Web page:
Sunday, December 29, 2013

Book Review: Many Waters by Madeleine L'Engle (1986)

 Sandy and Dennys Murry come into their parents’ lab from the winter cold wishing for warmer conditions. The next thing they know, they have been whisked away to a strange place where the sun is hotter than hot, the people smaller than average, and the wildlife consists of creatures like mammoths, manticores, and unicorns. Though each of the boys temporarily succumbs to heatstroke, when they are well, they each realize they have landed in Biblical times just before the story of Noah’s ark takes place. Though they have been cautioned by seraphim not to meddle too much with history, they can’t help but love some of the people they meet and wish to save them from their inevitable fate in the great flood.

I have such a hard time settling down to read the books in the Time Quintet. I always breeze through the Austin books, and even the ones about Polly O’Keefe, but the stories in this particular series are always just outside of what my literal mind likes to explore. It took me especially long to get around to this book because I disliked A Swiftly Tilting Planet so much, and I was concerned that this next book would be equally as disappointing. As it turns out, I wasn’t completely off the mark, but Many Waters was more enjoyable than I expected.

I like the way L’Engle incorporates Biblical story with fantasy. I had to do some research as I was reading to remind myself which characters were truly named in the Bible, and which were invented by L’Engle, but that is a testament to my poor knowledge of the Bible, and not a flaw in the story. In fact, I think it’s great that this book treats the reader intelligently and encourages him or her to read the story of Noah’s Ark and to think more critically about it. I think the religious aspects of this book are what kept me reading, even when I was rolling my eyes about shape-shifting angels who turn into pelicans and scarab beetles, and unicorns that don’t exist, but only “tend to be.” (I just can’t help but laugh at these things. They are equally silly in and out of context.)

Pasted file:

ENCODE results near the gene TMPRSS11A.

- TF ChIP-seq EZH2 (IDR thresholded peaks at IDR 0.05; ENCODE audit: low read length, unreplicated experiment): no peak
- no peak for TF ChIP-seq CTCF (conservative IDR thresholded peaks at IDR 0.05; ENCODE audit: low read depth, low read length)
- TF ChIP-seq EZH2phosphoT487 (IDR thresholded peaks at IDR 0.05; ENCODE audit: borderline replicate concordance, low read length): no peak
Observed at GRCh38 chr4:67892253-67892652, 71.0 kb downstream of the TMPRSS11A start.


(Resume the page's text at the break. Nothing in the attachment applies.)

I also like that this book is about the twins, and that it focuses on them as individuals, rather than as part of their larger family. Though this isn’t strictly a coming of age tale, I like the way the two boys are changed by their experiences in the past, and I like that they, who are normally so literal-minded, are able to accept the strange events they witness. It made it a little easier for me to swallow some of the fantastical elements - probably as easy as it will ever be for me to do so. It was also sort of a relief to be free of the “specialness” of Meg and Charles Wallace that has so dominated the other books.